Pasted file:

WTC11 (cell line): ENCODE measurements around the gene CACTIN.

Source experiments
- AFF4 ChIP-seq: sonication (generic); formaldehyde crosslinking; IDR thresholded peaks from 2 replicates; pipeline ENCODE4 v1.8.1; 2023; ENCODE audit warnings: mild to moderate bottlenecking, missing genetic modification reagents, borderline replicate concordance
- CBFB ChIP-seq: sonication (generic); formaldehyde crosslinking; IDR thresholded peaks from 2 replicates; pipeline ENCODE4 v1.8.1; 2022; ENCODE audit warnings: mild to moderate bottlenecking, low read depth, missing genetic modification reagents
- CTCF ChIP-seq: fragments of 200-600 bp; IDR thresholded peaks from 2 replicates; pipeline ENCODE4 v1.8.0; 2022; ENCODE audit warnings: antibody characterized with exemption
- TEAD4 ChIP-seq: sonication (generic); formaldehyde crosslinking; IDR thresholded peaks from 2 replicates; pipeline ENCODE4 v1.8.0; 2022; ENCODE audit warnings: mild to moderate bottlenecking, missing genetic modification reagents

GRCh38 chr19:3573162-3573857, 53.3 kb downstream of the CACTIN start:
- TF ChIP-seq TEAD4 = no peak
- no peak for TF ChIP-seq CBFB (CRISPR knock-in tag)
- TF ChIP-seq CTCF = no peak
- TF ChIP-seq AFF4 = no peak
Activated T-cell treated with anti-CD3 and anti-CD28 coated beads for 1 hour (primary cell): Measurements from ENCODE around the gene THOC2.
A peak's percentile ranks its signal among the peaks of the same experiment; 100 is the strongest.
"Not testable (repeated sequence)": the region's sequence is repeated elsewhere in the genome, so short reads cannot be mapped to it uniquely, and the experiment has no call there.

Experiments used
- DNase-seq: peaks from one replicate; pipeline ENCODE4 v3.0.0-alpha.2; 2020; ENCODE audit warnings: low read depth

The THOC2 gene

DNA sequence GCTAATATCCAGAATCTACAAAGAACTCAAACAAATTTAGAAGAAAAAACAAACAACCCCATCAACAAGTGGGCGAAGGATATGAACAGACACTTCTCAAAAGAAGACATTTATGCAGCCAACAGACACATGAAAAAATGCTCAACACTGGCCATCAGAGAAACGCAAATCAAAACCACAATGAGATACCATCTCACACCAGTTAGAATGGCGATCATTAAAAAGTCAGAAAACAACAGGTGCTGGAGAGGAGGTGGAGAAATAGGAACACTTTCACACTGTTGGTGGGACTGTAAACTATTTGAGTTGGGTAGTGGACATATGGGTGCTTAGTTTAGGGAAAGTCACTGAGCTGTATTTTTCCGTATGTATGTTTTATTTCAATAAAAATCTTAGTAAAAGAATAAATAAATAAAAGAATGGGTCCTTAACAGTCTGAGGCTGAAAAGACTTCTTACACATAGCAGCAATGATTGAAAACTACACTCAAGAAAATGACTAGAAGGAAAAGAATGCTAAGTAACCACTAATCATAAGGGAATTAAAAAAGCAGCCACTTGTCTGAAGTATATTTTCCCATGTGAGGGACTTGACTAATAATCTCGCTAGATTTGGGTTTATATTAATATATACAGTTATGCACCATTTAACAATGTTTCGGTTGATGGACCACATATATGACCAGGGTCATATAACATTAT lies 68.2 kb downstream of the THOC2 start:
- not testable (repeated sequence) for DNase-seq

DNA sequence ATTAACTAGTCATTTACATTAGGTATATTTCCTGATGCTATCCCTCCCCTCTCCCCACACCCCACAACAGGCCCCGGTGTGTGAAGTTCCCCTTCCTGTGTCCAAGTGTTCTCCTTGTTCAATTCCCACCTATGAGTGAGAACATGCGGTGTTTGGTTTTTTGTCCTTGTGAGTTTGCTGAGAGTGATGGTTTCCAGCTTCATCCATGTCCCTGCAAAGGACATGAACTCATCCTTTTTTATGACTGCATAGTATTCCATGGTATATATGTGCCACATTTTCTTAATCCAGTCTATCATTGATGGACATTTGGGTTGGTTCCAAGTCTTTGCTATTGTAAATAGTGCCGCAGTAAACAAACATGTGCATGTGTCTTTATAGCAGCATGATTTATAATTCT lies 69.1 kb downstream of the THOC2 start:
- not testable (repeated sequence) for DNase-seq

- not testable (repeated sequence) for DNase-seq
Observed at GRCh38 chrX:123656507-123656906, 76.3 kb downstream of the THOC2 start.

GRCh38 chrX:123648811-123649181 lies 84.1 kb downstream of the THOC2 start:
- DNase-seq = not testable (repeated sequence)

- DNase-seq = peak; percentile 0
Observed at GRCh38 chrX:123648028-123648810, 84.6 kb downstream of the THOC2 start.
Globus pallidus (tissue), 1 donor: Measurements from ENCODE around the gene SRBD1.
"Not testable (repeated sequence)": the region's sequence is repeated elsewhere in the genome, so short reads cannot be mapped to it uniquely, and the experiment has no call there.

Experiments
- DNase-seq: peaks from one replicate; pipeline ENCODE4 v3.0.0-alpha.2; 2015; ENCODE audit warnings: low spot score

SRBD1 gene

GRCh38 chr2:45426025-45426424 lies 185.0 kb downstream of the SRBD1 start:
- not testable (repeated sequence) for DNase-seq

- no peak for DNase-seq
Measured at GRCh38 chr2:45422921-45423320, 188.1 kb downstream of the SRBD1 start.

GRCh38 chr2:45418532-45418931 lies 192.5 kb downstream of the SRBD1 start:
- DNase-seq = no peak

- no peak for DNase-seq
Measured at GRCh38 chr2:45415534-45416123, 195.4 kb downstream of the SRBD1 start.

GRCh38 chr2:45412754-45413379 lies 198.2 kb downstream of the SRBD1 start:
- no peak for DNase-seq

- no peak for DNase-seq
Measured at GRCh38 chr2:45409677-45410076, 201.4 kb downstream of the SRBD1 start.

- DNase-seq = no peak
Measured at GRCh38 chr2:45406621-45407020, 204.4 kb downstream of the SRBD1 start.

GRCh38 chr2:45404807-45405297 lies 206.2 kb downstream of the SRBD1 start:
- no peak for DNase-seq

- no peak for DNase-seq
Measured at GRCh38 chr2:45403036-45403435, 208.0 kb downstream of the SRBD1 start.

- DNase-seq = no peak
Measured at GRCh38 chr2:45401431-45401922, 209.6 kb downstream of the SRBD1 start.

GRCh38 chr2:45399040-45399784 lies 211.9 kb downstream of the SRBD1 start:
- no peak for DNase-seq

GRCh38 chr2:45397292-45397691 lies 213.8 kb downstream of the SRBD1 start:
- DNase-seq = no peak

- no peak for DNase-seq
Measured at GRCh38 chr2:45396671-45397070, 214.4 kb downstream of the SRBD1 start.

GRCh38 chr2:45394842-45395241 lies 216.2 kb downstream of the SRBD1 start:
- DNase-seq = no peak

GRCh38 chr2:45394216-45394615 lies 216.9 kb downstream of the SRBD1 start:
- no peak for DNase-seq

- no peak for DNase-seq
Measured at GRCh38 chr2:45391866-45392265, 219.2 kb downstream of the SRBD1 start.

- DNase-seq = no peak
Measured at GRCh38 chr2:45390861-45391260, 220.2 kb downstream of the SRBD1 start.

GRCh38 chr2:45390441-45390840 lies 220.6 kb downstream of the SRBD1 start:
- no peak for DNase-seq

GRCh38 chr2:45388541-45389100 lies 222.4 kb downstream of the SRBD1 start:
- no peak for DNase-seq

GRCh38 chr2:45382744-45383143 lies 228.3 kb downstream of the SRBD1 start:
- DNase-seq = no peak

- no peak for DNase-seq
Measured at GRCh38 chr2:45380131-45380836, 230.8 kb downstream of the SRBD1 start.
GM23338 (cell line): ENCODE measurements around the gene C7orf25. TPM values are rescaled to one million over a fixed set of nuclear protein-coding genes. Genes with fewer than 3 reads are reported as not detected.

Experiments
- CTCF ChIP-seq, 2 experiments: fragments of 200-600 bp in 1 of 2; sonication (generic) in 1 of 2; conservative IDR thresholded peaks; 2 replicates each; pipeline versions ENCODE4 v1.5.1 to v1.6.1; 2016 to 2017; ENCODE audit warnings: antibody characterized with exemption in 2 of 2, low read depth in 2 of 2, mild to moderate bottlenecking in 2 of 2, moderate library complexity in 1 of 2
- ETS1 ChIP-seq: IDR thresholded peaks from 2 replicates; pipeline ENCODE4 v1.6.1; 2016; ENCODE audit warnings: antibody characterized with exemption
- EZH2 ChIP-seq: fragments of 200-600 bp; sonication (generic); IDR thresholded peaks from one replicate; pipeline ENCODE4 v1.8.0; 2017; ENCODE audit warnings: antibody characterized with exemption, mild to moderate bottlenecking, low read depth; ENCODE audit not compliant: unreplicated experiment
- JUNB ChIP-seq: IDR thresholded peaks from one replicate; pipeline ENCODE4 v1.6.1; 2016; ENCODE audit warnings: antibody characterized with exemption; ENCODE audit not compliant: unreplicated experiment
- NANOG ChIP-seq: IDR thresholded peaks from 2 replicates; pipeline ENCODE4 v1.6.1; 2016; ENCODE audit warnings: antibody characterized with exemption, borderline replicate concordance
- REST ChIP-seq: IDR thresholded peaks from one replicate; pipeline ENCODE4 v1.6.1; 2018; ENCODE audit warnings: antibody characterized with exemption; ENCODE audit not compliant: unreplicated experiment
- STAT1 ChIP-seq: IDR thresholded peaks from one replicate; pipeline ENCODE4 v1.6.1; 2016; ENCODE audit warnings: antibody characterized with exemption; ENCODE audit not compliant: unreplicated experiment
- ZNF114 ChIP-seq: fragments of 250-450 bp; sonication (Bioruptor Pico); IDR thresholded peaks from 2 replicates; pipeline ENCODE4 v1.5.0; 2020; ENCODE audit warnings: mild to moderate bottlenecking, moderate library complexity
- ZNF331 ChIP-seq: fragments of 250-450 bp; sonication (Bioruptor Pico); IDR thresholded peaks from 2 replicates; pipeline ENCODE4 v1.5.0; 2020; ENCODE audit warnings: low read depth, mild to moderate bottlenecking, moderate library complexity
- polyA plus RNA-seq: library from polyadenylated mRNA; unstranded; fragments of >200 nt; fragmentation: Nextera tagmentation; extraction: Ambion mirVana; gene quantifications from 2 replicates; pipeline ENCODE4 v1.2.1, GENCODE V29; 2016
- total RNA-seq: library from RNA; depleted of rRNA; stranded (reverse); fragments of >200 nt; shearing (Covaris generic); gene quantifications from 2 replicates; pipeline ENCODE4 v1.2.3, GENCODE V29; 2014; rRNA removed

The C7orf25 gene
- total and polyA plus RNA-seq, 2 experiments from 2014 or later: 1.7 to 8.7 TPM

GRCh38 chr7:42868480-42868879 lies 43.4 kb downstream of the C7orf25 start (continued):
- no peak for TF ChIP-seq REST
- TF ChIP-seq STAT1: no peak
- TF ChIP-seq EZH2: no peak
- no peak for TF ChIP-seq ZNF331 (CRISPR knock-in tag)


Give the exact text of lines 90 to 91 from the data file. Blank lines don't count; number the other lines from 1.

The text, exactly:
GRCh38 chr7:42868480-42868879 lies 43.4 kb downstream of the C7orf25 start (continued):
- no peak for TF ChIP-seq REST